Μεσοβυζαντινό ναΰδριο στην Πάτρα και η ένταξή του στη μεσαιωνική πόληPart of : Αρχαιολογικόν δελτίον ; Vol.53, 1998, pages 331-360
A middle-byzantine church in Patras and its position in the medieval town
An anonymous small byzantine church has been excavated at 43 Agiou Demetriou Street in the Upper Town of Patras. It is an aisleless, timber-roofed church with a three-sided apse and dimensions of 7.70 m. long and 5.50 m. wide. The wall construction is of rubble masonry with mud as a binding material, mixed with unevenly spaced courses of bricks. The entrance is in the middle of the south wall. The church has a built iconostasis decorated with wall-paintings. The building underwent later interventions including the reconstruction of the west wall and the addition of a second wall along the inner face of the north side of the church. Fragments of the wall-painted decoration, which probably belongs to the Palaiologan period, were discovered during the excavation. A number of byzantine burials were excavated inside the church. The numismatic evidence includes four anonymous folleis (970-1035), which form the terminus post quem for the building foundation, an imitation of tetarteron of the late 12th c., and eight tomeselli of the 14th c. The finds also include two glass vessels, Middle-Byzantine sgraffito glazed pottery, imported southern Italian polychrome ware, archaic majolica and majolica. The archaeological evidence indicates that the church had already been abandoned by the end of the 17th c., which is further confirmed by the topographical information from the Grimani plan of 1700.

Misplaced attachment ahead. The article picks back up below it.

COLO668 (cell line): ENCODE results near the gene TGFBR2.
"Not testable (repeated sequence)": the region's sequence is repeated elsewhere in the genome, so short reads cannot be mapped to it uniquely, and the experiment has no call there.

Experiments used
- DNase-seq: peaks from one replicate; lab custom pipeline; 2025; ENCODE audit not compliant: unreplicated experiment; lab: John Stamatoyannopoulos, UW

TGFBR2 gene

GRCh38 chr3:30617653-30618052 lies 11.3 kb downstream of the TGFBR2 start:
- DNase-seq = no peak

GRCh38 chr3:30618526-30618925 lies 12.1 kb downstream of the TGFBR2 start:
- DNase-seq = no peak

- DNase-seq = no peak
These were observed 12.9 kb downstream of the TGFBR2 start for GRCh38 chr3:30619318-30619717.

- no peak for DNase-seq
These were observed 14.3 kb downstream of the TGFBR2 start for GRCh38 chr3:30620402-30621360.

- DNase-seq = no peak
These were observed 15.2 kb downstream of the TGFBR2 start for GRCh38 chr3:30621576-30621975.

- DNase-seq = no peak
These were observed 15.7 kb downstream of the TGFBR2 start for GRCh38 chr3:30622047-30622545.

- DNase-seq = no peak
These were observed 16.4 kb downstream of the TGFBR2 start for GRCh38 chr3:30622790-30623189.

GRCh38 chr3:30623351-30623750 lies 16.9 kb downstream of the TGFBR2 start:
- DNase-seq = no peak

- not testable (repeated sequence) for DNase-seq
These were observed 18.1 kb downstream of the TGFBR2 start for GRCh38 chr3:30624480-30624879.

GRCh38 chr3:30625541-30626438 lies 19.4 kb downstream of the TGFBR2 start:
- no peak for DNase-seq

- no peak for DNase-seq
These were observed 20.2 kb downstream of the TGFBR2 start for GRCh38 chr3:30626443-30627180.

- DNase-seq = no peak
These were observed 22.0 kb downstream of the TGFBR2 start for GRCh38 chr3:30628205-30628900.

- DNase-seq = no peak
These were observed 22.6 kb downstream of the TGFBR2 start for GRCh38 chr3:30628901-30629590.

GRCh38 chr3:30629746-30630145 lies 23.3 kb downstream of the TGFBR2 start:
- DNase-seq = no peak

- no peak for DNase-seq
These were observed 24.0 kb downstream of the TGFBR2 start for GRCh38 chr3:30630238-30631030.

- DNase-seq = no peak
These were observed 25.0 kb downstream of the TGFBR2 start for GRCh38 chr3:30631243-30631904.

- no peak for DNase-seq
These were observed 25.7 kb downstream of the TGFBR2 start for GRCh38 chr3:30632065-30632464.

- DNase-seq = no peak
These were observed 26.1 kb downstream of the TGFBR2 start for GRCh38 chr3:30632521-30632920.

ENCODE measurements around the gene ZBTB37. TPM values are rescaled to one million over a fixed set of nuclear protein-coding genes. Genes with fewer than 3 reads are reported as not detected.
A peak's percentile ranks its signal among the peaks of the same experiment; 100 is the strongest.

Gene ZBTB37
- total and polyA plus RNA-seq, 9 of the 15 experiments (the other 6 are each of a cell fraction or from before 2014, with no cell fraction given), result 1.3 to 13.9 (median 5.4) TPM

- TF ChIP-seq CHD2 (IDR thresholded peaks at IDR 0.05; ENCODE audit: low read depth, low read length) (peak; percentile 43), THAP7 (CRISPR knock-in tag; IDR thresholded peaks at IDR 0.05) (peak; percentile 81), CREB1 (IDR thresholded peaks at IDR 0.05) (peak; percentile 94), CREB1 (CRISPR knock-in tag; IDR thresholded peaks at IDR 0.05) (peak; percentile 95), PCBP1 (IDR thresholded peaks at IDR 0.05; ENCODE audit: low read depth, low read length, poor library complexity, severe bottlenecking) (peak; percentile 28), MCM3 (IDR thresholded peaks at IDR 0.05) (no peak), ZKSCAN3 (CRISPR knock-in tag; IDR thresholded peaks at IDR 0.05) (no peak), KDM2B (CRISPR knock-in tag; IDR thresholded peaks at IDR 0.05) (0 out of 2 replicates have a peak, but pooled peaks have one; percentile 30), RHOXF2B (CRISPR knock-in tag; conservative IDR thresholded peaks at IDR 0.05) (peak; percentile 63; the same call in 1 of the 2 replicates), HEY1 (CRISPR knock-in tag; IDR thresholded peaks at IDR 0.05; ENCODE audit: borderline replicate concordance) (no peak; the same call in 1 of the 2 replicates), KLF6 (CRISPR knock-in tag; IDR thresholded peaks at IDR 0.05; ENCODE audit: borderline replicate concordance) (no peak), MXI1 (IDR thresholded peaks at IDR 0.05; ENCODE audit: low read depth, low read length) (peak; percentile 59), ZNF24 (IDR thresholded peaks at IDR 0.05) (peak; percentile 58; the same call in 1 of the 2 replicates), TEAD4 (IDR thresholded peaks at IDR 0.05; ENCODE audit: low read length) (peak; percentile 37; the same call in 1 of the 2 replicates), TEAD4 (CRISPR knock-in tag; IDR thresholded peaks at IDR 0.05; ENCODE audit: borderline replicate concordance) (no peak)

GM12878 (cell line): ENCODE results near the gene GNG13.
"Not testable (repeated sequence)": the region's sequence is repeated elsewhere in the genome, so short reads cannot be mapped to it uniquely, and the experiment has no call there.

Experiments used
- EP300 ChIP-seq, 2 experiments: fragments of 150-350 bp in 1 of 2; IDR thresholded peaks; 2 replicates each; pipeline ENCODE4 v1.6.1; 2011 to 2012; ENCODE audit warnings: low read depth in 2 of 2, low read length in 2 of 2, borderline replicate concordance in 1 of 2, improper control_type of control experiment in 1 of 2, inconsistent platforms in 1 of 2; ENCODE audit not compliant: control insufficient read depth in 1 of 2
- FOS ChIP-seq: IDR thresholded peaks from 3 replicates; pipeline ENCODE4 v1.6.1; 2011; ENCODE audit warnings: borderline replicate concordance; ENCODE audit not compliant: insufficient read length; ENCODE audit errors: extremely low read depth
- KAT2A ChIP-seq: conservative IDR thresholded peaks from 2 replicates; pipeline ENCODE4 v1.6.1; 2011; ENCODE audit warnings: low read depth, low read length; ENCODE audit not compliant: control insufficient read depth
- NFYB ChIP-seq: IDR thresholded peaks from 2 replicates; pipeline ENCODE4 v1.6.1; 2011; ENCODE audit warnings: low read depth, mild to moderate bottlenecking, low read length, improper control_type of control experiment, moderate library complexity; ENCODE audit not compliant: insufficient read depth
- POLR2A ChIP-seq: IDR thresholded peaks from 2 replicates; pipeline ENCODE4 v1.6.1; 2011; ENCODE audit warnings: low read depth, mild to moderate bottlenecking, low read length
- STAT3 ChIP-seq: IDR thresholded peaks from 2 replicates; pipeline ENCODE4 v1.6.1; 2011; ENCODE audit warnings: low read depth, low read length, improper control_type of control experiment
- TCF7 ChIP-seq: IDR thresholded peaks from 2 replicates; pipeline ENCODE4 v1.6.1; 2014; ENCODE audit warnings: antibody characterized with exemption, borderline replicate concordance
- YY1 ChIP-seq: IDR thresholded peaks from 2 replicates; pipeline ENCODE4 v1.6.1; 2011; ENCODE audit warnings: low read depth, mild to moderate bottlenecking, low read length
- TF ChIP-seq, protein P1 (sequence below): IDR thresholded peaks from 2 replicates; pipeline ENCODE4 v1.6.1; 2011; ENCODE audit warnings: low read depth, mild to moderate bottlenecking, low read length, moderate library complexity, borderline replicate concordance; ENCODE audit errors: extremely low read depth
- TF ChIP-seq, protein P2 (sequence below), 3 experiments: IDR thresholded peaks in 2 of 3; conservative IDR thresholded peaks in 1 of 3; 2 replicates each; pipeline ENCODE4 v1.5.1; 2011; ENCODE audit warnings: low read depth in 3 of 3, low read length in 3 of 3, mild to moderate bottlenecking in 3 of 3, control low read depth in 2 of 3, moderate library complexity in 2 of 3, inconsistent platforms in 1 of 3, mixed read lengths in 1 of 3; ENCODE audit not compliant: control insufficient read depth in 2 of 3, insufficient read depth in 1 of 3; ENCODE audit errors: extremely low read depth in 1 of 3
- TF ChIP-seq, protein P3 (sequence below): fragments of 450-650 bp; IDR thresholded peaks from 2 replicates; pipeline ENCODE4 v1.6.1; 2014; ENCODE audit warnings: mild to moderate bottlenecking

Περιέχει σχέδια, βιβλιογραφία, συντομογραφίες και παραρτήματα, Το άρθρο περιέχεται στο τεύχος: Μέρος Α'-Μελέτες